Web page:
For these same reasons, we reject the cross-assignment of error filed by the defendant, Robert M. Leach, objecting to the court's failure to close the pretrial hearing on his motion for bail, motion for bifurcated trial, motion in limine, and motion to quash and abate the indictment.

We are not disposed to grant an absolute writ of prohibition, since it was not possible for the trial judge to have anticipated the views of this Court in what can only be characterized as a developing area of the law. We, therefore, issue a moulded writ, prohibiting the enforcement of the trial court's February 27, 1980, closure order, but enabling the trial court to hold a further hearing on closure, if the defendant so requests, in light of the principles set out herein.

Upon the holding of such further hearing and entry of an order in consonance with this opinion, this writ shall be dissolved.

Writ as moulded awarded.

McGRAW, Justice, concurring:

The majority deserves accolades for their recognition that our state Constitution guarantees the public and thereby the press a right of access to judicial proceedings. The error in its well-crafted opinion is that it limits, albeit in narrow circumstances, the people's right of such access.

As the majority opinion notes, the United States Supreme Court in Gannett v. DePasquale, 433 U.S. 368, 99 S. Ct. 2898, 61 L. Ed. 2d 608 (1979), found no right of public access to pretrial criminal proceedings. This finding was essential to the Gannett holding if the Court was to avoid firmly ruling on the delicate issue of conflicting constitutional rights. This Court, however, finds a state constitutional right of access but unnecessarily places it in conflict with the right to a fair trial.

The right of access to governmental proceedings and the right to a fair trial do not conflict. The judicial article of the Constitution charges this Court to devise procedures and remedies to ensure fair trials. W.Va.Const. art. 8, § 3. The Court is not empowered to abridge constitutional guarantees to that end. Traditional judicial techniques are more than equal to the task. The majestic literature of common law jurisprudence bears windy witness to the flexibility of judicial device and to the boundless promise of judicial ingenuity.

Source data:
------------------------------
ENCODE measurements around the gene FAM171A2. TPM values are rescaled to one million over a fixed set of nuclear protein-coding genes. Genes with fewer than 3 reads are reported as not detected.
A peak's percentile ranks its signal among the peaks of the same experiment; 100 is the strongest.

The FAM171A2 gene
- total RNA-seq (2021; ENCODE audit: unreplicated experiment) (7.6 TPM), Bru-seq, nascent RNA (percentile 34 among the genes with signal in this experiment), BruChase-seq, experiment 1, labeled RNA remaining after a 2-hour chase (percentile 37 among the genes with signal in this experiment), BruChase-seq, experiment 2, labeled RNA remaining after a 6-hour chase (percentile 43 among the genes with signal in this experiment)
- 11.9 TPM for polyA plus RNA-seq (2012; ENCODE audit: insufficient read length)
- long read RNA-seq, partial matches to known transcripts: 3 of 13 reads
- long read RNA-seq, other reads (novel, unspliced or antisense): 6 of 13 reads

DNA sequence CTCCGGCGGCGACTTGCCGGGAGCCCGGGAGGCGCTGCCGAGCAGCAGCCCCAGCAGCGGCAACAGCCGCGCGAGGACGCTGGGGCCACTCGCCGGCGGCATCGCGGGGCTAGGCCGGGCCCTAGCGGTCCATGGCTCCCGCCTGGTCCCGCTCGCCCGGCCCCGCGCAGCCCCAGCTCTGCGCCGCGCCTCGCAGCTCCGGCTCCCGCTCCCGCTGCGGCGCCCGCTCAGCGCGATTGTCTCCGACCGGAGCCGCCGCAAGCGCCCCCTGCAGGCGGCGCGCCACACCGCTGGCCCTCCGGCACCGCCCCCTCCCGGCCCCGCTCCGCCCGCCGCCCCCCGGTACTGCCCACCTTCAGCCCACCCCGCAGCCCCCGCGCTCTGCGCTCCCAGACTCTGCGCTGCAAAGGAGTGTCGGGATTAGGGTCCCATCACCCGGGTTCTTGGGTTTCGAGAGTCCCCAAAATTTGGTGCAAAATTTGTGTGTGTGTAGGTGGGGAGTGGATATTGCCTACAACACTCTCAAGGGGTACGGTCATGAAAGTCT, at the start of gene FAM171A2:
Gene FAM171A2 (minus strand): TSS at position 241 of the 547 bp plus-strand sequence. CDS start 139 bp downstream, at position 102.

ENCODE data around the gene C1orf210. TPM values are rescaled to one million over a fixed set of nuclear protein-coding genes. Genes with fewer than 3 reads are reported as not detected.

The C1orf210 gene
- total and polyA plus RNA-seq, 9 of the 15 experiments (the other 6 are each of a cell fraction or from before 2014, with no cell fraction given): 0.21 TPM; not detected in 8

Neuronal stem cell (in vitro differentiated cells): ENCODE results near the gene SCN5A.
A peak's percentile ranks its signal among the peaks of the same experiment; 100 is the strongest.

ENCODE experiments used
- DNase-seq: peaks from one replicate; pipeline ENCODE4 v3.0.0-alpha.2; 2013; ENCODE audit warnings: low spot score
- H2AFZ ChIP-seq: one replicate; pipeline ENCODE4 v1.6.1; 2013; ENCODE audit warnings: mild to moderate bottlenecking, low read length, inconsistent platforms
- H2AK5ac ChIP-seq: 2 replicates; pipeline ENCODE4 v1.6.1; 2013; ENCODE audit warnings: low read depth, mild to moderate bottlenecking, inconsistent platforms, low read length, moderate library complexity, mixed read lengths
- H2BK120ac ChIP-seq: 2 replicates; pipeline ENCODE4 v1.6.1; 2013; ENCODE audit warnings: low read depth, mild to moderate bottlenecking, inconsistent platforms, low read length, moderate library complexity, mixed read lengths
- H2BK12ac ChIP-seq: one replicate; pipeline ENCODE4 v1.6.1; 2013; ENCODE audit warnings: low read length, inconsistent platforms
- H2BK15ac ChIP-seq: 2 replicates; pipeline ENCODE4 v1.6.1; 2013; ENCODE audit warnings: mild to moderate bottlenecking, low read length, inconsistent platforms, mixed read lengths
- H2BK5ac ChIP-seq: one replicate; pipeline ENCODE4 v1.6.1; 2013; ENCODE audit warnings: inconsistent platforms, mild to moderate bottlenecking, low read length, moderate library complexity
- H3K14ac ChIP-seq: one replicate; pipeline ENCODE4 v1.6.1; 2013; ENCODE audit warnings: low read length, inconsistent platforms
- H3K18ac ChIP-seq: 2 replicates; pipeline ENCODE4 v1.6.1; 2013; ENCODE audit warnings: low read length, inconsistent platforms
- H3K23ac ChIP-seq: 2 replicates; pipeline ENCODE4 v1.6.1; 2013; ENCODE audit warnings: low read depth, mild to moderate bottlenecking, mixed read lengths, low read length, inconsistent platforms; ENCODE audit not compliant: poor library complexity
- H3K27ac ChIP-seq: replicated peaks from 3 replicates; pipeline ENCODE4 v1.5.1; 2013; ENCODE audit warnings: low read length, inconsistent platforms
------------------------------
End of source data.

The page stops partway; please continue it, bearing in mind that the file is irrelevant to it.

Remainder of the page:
The public is entitled to know how its government operates in order to secure it against "the danger of maladministration" spoken of in article 3, section 3 and to ensure that officials, even judges, remain true to their trust as servants of the people. W.Va.Const. art. 3, § 2, § 3.

Our Bill of Rights does not anticipate superior and inferior classes of rights and it is improperly, even unlawfully presumptuous for us to suggest that the abridgment of one is necessary to the preservation of another.


[1] The Court did not decide the First Amendment claim presented by Gannett because it concluded that the trial court had sufficiently balanced the newspaper's right of access against the defendant's right to a fair trial in two respects: by holding a hearing, attended by Gannett, on the closure motion, and by providing a transcript of the suppression hearing.

[2] Article III, Section 14, provides in pertinent part:

"Trials of crimes, and misdemeanors, unless herein otherwise provided, shall be by a jury of twelve men, public, without unreasonable delay, and in the county where the alleged offence was committed, unless upon petition of the accused, and for good cause shown, it is removed to some other county. . . ." [Emphasis supplied].

[3] Article III, Section 17, states:

"The courts of this State shall be open, and every person, for an injury done to him, in his person, property or reputation, shall have remedy by due course of law; and justice shall be administered without sale, denial or delay."